If this was a rocky initiation for Macpherson, who had just joined the band, it would prove to be a fitting preparation for what was to come. The Breeders’ 1990 debut, Pod, had been recorded in Edinburgh over two weeks with Albini, who had helmed Pixies’ Surfer Rosa three years before. The idea was that Pod would feature only Kim Deal’s songs, with the follow-up written completely by guitarist and former Throwing Muse, Tanya Donelly.
“I remember we were in our pyjamas a lot as our rooms were upstairs from the studio in a big, beautiful old house,” says Donelly. “We were both in the identical position of becoming more prolific songwriters in bands that simply couldn’t accommodate two busy writers. Finding support in each other at that time was liberating and exciting for both of us, and I’m extremely grateful to have been part of the first round.”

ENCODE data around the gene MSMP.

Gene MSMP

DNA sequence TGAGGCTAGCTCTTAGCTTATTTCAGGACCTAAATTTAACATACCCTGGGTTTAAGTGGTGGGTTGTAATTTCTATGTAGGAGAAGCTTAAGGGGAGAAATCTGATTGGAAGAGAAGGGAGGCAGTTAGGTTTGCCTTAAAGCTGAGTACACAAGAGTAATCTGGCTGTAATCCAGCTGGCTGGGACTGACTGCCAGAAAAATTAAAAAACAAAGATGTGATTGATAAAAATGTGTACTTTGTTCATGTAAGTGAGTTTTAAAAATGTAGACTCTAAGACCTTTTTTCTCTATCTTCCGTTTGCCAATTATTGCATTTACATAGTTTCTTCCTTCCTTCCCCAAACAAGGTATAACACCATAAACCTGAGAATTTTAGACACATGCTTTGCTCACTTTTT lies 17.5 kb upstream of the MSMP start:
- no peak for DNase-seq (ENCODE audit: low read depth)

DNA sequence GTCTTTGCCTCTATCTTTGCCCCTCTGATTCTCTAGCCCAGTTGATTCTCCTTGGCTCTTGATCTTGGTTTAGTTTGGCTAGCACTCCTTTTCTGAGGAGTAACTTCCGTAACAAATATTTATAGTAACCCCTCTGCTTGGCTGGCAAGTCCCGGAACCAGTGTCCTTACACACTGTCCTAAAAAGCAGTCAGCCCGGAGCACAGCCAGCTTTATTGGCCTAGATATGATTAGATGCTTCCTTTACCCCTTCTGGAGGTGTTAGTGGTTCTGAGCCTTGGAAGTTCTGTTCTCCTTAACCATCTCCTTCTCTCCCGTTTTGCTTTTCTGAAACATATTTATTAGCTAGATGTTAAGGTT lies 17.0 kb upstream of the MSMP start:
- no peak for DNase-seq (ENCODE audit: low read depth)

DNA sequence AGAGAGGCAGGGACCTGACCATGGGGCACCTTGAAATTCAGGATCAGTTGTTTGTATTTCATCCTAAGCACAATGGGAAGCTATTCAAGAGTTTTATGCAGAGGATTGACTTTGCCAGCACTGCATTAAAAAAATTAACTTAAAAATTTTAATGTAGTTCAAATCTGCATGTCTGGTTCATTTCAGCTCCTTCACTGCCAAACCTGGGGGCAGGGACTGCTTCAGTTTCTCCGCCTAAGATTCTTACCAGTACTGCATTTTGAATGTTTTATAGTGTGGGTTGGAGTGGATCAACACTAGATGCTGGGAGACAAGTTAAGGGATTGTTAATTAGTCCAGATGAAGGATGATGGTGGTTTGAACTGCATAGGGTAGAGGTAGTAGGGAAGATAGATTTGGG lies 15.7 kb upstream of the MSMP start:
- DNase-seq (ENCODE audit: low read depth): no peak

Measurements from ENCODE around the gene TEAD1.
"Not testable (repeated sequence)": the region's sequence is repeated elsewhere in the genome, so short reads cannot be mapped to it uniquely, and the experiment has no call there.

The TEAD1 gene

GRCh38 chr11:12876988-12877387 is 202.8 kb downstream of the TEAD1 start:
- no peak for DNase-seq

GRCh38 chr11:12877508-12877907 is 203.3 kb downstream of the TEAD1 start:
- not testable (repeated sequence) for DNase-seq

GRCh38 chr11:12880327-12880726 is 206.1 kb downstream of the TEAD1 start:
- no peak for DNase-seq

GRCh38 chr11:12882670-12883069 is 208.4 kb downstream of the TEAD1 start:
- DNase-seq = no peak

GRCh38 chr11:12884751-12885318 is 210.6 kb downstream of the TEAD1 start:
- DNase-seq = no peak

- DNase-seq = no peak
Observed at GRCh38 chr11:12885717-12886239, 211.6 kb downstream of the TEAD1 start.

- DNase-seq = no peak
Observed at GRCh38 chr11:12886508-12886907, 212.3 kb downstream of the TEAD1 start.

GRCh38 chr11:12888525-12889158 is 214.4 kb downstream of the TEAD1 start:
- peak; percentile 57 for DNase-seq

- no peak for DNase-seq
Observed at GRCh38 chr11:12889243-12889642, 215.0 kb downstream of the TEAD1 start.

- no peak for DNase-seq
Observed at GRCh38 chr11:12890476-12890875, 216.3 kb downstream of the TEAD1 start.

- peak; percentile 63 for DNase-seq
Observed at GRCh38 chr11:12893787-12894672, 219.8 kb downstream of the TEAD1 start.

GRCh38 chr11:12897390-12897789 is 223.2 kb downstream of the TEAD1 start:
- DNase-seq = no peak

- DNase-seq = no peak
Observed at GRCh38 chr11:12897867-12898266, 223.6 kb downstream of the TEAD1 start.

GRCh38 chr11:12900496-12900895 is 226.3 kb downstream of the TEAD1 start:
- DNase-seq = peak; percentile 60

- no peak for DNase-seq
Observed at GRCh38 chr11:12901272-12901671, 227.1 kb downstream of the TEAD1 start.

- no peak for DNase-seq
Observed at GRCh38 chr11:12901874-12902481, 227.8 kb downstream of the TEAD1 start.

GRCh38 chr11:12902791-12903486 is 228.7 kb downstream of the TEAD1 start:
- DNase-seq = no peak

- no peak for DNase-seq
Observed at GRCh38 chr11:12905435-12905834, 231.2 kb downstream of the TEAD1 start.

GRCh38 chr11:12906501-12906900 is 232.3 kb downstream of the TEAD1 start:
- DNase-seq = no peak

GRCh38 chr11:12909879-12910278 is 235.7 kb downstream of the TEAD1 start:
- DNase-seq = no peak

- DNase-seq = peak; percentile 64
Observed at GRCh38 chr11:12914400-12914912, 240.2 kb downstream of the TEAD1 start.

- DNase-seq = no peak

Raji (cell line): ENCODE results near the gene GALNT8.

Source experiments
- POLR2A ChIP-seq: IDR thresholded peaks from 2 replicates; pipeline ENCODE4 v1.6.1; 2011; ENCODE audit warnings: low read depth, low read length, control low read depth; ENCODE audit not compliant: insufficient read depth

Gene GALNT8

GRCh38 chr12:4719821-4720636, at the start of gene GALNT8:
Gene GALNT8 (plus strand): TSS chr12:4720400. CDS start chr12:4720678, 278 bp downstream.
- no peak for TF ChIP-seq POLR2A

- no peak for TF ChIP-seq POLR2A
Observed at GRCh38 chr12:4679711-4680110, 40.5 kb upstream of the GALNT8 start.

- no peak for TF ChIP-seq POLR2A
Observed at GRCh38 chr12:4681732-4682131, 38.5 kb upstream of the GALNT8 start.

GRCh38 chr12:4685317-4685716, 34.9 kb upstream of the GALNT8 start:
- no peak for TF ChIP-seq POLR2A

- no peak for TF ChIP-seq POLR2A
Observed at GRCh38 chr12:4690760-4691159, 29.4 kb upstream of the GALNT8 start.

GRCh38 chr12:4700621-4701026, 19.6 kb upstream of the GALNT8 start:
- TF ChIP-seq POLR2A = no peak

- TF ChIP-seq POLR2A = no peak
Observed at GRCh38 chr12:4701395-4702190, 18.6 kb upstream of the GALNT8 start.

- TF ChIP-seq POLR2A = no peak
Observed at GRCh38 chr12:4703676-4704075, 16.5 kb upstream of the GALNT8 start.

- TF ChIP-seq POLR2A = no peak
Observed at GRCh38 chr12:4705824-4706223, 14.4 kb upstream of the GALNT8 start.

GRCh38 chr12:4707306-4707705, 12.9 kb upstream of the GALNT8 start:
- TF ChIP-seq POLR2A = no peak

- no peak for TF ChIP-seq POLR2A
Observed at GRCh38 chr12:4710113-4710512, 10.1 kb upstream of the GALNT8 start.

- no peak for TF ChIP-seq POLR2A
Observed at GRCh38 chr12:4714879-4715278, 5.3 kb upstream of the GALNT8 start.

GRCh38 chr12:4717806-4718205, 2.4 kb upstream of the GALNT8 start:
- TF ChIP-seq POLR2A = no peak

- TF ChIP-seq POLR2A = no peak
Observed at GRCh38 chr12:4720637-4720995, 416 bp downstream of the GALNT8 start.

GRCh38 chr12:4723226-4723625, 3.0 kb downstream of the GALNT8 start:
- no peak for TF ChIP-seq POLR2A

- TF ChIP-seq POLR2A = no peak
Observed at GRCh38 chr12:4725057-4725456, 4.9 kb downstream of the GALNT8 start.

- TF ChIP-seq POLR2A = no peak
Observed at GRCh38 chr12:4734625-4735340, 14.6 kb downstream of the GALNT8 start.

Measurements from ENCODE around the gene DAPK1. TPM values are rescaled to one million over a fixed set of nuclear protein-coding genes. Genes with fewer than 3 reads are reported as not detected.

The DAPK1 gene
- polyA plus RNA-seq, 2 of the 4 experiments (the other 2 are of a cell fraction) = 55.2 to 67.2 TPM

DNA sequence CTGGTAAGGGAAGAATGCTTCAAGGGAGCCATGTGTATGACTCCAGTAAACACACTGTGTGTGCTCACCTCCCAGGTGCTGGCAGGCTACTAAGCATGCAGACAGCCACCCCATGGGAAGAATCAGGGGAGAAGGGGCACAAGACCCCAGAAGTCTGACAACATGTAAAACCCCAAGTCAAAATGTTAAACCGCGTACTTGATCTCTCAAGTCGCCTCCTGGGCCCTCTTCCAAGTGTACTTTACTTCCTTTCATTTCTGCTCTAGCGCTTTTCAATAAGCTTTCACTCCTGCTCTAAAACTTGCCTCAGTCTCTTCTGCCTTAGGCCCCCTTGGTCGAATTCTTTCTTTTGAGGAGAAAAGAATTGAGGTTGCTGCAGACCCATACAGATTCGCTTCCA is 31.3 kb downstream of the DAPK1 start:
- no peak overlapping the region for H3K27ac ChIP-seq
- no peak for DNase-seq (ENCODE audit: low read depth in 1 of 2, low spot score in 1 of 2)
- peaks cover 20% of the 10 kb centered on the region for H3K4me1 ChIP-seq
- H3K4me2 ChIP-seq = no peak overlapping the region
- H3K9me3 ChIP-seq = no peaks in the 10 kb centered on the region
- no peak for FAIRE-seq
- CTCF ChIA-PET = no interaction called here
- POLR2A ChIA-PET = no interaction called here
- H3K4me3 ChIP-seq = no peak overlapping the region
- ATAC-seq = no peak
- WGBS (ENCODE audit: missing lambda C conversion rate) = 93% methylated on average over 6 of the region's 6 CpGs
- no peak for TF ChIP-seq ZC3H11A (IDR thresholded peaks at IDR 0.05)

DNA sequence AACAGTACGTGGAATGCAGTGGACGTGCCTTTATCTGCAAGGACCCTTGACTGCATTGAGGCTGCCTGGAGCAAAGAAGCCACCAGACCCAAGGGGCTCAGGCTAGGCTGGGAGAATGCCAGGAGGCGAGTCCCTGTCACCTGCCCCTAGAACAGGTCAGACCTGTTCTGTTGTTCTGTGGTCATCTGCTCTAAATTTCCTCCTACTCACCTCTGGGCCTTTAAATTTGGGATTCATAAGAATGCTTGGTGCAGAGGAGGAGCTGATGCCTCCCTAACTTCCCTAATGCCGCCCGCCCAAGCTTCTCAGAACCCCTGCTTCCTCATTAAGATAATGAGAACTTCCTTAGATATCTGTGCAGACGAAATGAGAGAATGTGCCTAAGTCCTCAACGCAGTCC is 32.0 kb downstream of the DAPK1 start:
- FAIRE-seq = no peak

Released in May 1990 and featuring the sublime, moody “Doe” and a deconstructed cover of The Beatles’ “Happiness Is A Warm Gun”, Pod found favour with Kurt Cobain and impressed Albini. “I have worked with a lot of great musicians, but I’ve only worked with a couple of people who listen with the kind of precision Kim does,” he says. “I’ve described it before as listening through the music to the thing behind the music, and she’s relentless in pursuit of that, the evocation of meaning. The slightest thing can break the spell, and only she can tell when she’s achieved it.”